Several of the early London gas companies made ammonia salts from their ammoniacal liquor. Sales of these salts seem to have been steady, although it is difficult to work out how much was made and sold. Who bought them? Is it possible to find out anything about the customers?
Some of the gas companies recorded some information about who bought ammonia salts from them, but they do not do so very consistently. Both Phoenix and Chartered companies recorded some details, but as with other such sales the surviving records probably only highlight large and/or unusual customers. The surviving records of the Imperial Gas Company show almost nothing about sales of salts. This is particularly unfortunate because appropriate records with details of a specialist ammonia products plant at Millwall would have been very valuable.
The gas companies made three ammonia salts: sal ammoniac, sulphate of ammonia and carbonate of ammonia. These are the terms that will be used for them in the remainder of this text - they are the names most commonly used in the early gas company minute books.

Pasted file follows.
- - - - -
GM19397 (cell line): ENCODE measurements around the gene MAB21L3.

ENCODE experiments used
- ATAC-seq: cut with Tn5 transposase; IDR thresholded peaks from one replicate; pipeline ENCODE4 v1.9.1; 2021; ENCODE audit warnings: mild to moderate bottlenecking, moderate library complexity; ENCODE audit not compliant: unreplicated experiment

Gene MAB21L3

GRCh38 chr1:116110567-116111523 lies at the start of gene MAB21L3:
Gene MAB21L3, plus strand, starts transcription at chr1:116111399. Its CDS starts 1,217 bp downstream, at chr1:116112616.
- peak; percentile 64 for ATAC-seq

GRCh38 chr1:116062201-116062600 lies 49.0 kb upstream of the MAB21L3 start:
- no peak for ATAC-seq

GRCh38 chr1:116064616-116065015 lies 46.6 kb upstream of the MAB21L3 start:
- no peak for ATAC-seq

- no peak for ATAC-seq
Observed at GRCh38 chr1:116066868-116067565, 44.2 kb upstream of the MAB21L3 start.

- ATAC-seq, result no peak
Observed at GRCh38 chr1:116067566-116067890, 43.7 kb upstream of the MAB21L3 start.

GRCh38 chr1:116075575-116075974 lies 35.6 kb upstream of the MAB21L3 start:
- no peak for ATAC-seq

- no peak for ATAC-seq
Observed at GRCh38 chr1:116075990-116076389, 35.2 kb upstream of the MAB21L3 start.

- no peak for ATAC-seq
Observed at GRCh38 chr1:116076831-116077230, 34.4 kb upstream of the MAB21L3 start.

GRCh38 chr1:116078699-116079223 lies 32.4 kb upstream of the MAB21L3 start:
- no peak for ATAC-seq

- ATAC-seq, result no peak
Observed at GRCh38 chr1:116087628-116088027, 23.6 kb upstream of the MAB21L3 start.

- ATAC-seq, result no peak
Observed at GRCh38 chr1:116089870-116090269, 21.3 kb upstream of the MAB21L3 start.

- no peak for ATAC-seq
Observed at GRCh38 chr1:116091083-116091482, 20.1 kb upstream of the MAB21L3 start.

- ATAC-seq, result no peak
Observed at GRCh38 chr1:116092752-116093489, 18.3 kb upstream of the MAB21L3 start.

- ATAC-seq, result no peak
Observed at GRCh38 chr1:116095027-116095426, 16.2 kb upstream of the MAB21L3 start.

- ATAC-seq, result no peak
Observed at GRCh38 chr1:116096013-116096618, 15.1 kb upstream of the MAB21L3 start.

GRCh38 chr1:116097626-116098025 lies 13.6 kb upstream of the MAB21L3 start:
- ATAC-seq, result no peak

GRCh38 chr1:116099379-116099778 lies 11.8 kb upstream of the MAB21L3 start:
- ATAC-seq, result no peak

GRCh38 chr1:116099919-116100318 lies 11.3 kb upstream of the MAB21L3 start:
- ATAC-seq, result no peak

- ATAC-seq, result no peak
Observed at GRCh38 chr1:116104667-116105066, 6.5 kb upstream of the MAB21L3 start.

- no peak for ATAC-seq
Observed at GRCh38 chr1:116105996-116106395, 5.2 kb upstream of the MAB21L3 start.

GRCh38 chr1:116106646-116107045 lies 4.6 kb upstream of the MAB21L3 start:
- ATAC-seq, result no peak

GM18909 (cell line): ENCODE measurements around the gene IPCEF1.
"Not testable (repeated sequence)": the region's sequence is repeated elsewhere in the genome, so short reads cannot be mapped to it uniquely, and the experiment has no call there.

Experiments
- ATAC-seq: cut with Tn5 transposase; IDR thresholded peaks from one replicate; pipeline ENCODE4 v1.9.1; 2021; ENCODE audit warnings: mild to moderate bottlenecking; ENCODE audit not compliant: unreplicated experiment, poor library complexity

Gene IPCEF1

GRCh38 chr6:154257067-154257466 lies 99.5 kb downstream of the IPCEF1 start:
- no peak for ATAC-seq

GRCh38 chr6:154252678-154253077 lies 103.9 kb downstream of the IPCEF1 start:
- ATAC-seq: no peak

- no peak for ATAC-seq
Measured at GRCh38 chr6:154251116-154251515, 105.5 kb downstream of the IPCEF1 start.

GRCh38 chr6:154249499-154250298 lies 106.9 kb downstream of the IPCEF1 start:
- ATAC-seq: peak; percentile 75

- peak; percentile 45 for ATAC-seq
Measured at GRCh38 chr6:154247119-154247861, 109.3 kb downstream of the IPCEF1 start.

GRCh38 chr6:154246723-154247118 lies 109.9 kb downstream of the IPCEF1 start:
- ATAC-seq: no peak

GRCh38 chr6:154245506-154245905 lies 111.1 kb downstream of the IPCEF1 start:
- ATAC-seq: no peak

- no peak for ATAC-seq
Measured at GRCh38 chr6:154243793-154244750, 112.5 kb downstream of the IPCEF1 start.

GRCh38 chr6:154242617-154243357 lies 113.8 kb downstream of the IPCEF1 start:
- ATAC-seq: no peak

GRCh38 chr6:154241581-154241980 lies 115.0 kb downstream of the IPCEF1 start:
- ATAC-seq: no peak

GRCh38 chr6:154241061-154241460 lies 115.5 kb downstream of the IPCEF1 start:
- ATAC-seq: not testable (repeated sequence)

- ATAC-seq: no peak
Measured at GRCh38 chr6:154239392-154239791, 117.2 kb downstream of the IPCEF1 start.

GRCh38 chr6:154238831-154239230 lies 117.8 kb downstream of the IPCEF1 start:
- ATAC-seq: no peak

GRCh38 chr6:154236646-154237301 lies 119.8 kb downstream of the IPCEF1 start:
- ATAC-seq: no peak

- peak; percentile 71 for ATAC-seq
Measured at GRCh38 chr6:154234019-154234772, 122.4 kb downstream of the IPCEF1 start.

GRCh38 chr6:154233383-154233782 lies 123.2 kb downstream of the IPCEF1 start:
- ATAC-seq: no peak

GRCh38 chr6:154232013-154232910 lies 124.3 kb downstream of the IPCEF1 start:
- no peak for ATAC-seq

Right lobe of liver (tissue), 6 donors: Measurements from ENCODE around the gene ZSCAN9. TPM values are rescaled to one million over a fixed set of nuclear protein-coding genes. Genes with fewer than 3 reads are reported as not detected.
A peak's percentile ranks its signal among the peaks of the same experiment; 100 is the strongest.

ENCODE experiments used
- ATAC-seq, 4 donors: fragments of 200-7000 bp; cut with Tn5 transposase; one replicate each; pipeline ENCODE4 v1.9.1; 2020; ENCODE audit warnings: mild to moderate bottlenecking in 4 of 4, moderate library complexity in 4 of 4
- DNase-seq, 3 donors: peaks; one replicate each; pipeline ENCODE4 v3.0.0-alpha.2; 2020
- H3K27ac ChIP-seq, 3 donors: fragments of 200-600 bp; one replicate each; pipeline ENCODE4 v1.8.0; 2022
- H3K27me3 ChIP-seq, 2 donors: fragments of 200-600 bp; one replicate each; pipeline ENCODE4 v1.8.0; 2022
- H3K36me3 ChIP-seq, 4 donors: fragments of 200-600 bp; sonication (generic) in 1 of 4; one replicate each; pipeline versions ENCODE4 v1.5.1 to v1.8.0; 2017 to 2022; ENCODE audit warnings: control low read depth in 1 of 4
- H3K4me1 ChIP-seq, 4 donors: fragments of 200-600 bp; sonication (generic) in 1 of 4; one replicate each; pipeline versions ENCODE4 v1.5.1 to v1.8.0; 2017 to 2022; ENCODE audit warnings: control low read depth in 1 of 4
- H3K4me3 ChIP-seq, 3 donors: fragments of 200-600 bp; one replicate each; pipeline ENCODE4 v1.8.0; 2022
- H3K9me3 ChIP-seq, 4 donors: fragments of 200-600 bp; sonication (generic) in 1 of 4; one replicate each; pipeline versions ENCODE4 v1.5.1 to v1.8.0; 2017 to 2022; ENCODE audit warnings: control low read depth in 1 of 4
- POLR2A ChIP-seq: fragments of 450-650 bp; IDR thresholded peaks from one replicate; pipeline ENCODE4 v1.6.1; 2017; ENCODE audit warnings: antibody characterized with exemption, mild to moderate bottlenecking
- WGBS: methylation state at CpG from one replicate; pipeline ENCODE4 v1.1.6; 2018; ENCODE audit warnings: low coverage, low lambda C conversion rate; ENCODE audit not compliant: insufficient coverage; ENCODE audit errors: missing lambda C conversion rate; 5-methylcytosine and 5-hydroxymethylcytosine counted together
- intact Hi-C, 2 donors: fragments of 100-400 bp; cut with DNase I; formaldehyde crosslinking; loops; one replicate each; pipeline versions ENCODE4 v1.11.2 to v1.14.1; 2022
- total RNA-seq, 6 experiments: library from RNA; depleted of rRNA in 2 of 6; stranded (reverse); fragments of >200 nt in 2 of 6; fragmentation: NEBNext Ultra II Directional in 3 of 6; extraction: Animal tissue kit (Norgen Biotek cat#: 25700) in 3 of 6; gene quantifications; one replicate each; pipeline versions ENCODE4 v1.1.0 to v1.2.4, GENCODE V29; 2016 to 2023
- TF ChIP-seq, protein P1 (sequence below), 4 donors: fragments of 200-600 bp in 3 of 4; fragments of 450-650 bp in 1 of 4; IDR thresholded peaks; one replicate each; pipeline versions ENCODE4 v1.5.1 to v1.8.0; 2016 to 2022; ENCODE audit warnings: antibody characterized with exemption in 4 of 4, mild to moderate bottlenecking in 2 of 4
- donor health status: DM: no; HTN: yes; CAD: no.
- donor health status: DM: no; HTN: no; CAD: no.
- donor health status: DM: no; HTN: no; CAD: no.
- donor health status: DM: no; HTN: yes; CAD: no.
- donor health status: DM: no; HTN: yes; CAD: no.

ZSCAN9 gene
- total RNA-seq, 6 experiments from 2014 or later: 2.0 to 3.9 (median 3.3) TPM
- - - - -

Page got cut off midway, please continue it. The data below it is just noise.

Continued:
The following notes on who bought what ammonia salt does not pretend to be based on an exhaustive study of the gas minute books - they are not always well written or indexed and many volumes are not available for consultation at the Greater London Record Office. They should, however, provide a rough guide to what is there.
Prices quoted for these salts are often so vague as to be meaningless. For example, 'carbonate will be £52 in casks and £56 in jars’ is not specific. It sometimes appears that the prices quoted are special ones and the price paid by ordinary customers is never given.
Transactions with large purchasers who dealt with Chartered sometimes involved barter deals for sulphuric or hydrochloric acid. Thus, 'Mr. Malades has 100 carboys of acid muriatic and will barter for sulphate of ammonia at 25/6 or muriate of ammonia at 25/‑‑cwt'. In such deals the actual price was not given. Offers of this nature were made to other companies. For instance 'Mr. Elliott offered to take sulphur made by the company at 14/-..... and supply the company with brown vitriol at 2/8’ but Phoenix Company were "not inclined to accept the offer".